Tom Weaver MA '12 and Stefan Stoev MA '12 worked on a development project at the Watch Factory in Waltham, as part of their course of study on the Real Estate Specialization.
By Jeffrey Boxer '13
President Woodrow Wilson once said that “it is easier to change the location of a cemetery, than to change the school curriculum.” Many business schools hold rigid views on the classes they offer, but Brandeis International Business School (IBS) has continued to demonstrate its flexibility. Exhibit A: the recent announcement about four new specializations established for the 2012-2013 academic year.
Specializations in Asset Management, Corporate Finance, Risk Management and Marketing will be offered starting in August of 2012. The quartet will join the popular Real Estate specialization, which was created last year. Senior administrators say that the new specializations will give students the opportunity to develop specific skill sets that are increasingly essential in a changing economic environment.
“One of the most important aspects of the culture we’ve created here is our flexibility and creativity,” explained Bruce Magid, Brandeis IBS dean and the Martin and Ahuva Gross Chair in Financial Markets and Institutions. “We make every effort to adapt our curriculum to the demands of the current economic climate, and it’s with that in mind that we’ve created these specializations.”
Magid has made fresh, relevant coursework a focal point during his time as dean, and the school has continued to ensure that a sizeable percentage of classes are brand-new each year. Brandeis IBS’ ever-evolving curriculum – when combined with the new specializations – is shaping up to give students more unique, focused academic opportunities than ever before.
The Asset Management specialization, targeted towards students interested in becoming the next generation of investment portfolio managers, blends practice in both quantitative tools and qualitative judgment. The Corporate Finance track, which is aimed at those who wish to become financial analysts, managers, and executives, gives graduates the tools to make sound investment and financing decisions by teaching accounting, financial analysis, international financial management, and other important skills.
Students in the Risk Management track will learn about perhaps the timeliest of the specializations. With many commentators blaming the 2008 financial crisis on faulty risk models, expertise in the field is in more demand than ever. The specialization will focus on the modeling and assessment of risk, as well as broader, more qualitative risk analysis.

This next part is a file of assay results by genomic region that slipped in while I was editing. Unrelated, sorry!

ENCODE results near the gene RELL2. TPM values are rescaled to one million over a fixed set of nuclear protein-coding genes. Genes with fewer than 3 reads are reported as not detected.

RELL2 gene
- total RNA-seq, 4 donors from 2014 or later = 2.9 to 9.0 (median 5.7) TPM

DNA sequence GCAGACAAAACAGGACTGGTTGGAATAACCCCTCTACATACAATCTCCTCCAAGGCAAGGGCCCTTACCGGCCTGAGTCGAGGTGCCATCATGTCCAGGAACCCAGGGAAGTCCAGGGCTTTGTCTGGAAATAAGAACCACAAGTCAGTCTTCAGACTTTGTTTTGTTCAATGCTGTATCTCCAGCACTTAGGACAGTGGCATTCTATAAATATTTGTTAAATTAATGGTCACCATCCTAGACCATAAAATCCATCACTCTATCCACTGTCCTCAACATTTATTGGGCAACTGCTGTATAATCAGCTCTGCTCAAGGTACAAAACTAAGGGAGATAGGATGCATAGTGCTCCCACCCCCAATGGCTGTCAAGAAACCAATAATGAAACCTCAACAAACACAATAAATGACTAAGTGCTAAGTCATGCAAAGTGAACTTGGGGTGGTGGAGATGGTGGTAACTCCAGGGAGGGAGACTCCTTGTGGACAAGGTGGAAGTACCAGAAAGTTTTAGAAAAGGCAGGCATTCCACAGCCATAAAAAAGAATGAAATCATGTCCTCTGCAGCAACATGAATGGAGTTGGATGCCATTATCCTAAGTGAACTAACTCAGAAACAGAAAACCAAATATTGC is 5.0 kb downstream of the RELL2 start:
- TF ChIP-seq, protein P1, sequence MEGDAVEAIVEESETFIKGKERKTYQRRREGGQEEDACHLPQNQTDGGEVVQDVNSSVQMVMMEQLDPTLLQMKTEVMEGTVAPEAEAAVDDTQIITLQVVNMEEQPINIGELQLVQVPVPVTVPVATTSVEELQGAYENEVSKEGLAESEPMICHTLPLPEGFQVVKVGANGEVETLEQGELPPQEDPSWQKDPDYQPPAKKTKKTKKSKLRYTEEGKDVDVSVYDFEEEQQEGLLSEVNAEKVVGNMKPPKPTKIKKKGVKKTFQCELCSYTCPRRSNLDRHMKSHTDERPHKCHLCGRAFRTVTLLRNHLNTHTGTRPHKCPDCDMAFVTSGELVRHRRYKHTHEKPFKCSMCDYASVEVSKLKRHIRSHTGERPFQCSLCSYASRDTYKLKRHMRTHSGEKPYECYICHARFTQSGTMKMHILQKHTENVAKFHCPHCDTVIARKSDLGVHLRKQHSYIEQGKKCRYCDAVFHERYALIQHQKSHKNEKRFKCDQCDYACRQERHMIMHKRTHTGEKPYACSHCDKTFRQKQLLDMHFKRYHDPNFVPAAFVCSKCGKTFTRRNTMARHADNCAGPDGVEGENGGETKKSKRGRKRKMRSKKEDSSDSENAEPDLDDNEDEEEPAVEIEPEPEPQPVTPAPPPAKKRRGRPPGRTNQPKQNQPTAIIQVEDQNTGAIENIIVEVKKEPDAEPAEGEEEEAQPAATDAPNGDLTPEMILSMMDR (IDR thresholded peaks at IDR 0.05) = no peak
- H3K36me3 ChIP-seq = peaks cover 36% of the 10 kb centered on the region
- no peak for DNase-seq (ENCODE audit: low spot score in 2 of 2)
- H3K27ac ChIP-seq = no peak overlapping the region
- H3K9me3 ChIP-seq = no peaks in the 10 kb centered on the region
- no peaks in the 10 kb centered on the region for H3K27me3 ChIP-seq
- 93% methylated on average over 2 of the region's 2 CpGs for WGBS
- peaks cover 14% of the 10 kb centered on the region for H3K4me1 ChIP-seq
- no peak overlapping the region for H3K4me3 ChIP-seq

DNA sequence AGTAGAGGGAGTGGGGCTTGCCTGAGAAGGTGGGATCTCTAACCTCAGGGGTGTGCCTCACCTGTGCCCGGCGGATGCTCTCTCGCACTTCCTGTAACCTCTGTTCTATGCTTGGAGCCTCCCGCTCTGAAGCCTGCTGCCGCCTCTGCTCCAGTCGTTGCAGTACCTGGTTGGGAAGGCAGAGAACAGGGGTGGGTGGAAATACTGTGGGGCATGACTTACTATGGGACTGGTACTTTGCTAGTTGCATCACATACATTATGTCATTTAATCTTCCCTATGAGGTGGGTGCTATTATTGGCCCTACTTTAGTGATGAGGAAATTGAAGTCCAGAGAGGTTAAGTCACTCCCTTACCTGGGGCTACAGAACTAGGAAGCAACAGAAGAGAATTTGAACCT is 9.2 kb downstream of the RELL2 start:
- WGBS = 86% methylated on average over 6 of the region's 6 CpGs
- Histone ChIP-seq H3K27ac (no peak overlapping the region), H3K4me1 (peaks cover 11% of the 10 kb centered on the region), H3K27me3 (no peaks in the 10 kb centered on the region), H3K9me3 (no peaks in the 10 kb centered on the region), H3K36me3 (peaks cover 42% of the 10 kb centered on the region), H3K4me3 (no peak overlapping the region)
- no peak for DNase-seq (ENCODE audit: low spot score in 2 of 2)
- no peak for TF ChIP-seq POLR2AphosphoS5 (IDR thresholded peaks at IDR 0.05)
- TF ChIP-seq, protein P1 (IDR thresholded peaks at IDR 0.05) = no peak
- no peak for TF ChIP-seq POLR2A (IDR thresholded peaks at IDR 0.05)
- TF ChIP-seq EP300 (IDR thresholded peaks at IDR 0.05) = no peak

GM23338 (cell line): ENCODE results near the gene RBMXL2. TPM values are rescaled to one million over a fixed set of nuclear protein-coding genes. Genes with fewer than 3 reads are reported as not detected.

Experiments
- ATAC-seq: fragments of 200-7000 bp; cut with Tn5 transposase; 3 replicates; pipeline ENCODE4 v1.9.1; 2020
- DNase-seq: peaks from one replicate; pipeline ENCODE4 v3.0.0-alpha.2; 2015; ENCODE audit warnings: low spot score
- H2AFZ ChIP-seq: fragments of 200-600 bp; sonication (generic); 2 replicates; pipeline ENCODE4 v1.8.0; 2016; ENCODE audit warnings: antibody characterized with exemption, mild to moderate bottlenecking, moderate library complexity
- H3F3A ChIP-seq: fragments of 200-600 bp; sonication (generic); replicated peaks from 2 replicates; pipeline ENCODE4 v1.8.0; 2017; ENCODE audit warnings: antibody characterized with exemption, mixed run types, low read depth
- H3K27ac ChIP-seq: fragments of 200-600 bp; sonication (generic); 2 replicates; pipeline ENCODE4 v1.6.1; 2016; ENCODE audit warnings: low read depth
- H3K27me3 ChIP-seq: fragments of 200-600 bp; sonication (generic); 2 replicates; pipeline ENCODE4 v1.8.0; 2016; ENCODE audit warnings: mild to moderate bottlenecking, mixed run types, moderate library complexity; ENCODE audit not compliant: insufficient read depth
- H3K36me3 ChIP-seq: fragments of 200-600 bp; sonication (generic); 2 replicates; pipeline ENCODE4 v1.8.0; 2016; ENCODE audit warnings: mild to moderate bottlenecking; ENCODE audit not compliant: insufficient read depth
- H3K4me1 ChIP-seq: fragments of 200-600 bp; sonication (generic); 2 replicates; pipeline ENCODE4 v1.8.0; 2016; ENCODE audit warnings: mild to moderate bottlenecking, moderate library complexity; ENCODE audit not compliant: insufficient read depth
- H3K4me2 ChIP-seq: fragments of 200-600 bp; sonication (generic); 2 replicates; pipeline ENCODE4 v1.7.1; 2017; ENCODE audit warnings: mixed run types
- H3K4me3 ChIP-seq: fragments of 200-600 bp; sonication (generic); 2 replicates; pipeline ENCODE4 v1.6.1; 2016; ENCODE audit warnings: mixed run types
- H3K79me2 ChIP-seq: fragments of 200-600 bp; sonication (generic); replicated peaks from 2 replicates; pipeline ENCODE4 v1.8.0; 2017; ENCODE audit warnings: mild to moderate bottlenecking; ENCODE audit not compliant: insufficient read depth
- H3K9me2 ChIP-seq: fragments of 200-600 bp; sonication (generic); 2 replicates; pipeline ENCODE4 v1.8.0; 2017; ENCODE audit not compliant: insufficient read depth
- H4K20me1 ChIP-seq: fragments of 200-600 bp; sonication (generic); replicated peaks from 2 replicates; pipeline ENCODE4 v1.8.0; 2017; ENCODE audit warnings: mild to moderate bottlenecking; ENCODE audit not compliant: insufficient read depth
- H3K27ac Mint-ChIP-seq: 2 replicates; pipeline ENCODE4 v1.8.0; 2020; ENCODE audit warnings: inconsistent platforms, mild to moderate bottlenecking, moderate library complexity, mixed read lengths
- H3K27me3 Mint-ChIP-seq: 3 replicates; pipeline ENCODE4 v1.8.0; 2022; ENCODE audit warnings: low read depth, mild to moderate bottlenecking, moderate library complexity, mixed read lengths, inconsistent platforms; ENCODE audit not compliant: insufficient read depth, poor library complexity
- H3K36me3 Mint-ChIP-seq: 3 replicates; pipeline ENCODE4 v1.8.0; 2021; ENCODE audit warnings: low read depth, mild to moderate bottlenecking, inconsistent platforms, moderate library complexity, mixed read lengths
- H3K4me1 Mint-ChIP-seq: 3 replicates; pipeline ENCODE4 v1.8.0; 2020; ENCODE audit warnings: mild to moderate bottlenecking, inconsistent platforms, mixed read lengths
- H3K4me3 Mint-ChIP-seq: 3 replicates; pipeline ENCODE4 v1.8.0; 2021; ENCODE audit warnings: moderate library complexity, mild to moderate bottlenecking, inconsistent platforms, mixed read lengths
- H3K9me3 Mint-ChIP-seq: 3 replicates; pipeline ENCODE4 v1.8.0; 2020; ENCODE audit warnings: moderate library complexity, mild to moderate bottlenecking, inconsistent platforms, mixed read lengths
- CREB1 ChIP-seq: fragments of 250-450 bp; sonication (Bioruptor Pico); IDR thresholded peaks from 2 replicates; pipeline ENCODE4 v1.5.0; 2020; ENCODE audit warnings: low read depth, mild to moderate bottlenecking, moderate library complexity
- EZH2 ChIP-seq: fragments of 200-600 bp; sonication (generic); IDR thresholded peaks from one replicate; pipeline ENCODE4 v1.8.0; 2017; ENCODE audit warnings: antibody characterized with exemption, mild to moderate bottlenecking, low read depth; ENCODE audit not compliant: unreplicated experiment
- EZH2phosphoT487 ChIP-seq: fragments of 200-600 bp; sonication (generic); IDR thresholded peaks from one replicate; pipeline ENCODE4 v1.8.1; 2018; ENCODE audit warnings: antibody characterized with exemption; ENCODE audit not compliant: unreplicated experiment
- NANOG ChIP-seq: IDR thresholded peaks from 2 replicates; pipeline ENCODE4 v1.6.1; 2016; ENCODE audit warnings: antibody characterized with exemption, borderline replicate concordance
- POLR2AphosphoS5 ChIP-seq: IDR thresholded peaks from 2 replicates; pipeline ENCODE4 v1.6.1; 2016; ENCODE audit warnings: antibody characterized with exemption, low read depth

“Student interest in finance courses was traditionally quite high at Brandeis IBS, but we’ve seen it skyrocket over the past few years,” said finance professor Robert R. Reitano (left). “The students who choose to pursue one of these specializations will come away with valuable knowledge and skills in increasingly-important finance disciplines.”
The Marketing Specialization is being introduced in response to another increasingly popular course of study at Brandeis IBS. The program offers training in brand management, market research and global marketing. “We strive to consider the interests of both our students and perspective employers when molding our curriculum, and the marketing specialization is a strong response to both,” said Senior Lecturer Grace Zimmerman (right), who teaches several marketing classes at Brandeis IBS.
The specializations were established in part because of the success of the Real Estate track. “The [Real Estate] specialization just started, but already students are getting internships and jobs based on their coursework and consulting activities in the industry,” said Trenery Dolbear, Senior Associate Dean and Professor Emeritus of Economics. “It's a real success story.”
The new finance specializations come on the heels of growing student interest, which has led to a larger faculty and increased coursework in the subject. All three are available to students across all programs, and will require a minimum of five semester-equivalent courses. Dolbear said they reflect a recognition that finance education is a malleable, ever-changing discipline. “We have a committee every year that looks at finance courses, and asks if we are missing anything,” he said. “The specializations will help us to organize and focus coursework even further.”